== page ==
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HERBERT S. MURCH, PH.D.
INSTRUCTOR IN ENGLISH IN PRINCETON UNIVERSITY

A Thesis presented to the Faculty of the Graduate School of Yale

University in Candidacy for the Degree of Doctor of Philosophy

NEW YORK

HENRY HOLT AND COMPANY

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PREFACE

The Knight of the Burning Pestle performs an exceptional office in the Jacobean drama. As the only considerable stage burlesque of its day, it passes an unparalleled censure upon many of the theatrical

agaries of a decadent time. It is no less unique in that it affords a refreshing contrast to the tone of its authors' other work. Here, for once, Beaumont and Fletcher move in a pure and wholesome atmosphere. Through delightfully humorous agencies, the rare old comedy discloses the genuine humanity of a vanished age, its lineaments undisguised by the delusive artifice which is a besetting sin of these playwrights. If the modern reader is enabled to understand the antique subject-matter, he can easily see in this humanity, moreover, an authentic reflection of our own, (and appreciate, in the dramatists' portrayal of some of the elemental absurdities of our nature, a masterpiece of comic creation.)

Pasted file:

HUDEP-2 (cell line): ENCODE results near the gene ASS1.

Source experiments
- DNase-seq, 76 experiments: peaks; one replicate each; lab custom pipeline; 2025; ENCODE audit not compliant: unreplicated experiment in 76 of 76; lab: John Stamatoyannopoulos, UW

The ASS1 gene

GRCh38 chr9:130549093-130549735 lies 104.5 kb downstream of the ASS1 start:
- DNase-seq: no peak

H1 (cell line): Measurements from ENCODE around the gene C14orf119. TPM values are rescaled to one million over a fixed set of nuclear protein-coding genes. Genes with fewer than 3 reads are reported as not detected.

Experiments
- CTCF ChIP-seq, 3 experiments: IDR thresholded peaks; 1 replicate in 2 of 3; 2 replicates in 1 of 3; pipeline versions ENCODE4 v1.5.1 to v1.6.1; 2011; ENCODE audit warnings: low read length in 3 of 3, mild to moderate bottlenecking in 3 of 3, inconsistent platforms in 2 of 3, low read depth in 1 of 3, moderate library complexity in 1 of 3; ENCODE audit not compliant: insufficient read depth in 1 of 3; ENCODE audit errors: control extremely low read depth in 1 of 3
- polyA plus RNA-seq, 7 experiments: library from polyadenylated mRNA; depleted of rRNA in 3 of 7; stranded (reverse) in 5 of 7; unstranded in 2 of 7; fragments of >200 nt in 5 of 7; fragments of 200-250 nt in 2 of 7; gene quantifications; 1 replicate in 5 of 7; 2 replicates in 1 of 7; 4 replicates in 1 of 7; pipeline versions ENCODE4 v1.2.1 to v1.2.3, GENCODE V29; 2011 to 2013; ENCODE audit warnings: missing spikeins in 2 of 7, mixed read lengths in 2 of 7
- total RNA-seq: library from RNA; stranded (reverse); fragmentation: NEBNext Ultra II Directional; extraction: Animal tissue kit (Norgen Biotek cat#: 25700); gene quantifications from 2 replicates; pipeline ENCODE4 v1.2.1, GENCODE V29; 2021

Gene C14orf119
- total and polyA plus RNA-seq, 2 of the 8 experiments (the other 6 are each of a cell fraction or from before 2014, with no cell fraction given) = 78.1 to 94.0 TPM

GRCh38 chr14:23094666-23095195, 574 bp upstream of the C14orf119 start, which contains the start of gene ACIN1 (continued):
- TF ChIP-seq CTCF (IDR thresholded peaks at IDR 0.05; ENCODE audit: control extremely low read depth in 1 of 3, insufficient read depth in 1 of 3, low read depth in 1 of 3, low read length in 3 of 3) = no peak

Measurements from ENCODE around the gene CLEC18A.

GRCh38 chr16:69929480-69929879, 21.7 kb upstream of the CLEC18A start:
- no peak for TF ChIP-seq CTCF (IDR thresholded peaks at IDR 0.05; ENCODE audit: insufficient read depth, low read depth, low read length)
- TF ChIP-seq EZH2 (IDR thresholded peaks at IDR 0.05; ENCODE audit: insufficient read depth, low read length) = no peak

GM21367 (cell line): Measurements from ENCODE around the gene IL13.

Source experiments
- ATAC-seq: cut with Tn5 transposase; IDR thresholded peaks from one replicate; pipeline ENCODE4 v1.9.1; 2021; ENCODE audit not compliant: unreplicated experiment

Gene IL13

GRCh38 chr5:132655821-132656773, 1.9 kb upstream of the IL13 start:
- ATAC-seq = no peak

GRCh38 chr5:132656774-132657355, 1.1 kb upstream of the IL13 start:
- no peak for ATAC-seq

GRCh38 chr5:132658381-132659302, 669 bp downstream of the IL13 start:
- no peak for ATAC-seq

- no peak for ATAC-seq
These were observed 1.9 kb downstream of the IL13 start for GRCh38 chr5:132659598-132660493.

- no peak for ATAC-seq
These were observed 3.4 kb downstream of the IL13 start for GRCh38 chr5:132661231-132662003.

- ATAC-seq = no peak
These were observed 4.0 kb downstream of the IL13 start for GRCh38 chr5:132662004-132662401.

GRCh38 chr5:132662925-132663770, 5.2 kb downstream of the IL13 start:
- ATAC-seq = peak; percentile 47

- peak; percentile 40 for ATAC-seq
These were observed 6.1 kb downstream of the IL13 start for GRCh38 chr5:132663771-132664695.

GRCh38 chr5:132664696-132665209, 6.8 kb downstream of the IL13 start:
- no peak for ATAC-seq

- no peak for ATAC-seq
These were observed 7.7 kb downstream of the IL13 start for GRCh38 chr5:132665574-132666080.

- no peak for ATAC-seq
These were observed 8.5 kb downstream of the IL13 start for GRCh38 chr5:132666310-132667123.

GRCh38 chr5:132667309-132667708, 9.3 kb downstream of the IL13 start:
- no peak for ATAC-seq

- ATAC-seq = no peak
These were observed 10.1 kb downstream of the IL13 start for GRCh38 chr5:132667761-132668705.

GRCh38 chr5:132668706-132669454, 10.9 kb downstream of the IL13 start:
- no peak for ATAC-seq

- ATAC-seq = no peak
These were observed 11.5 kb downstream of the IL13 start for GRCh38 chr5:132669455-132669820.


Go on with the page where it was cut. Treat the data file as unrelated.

But the subject matter is remote and obsolete. The burlesque is immediately concerned with the Jacobean commoners' taste for the romances of chivalry, the eccentric plays which were the products of that taste, other forgotten stage-favorites of the Jacobeans, and the singular manners of Jacobean audiences. These peculiarities of a former civiliz ation have long since passed out of the life of the race.

It is the purpose of the present edition to make them intelligible, for the sake of completely revealing both the historic

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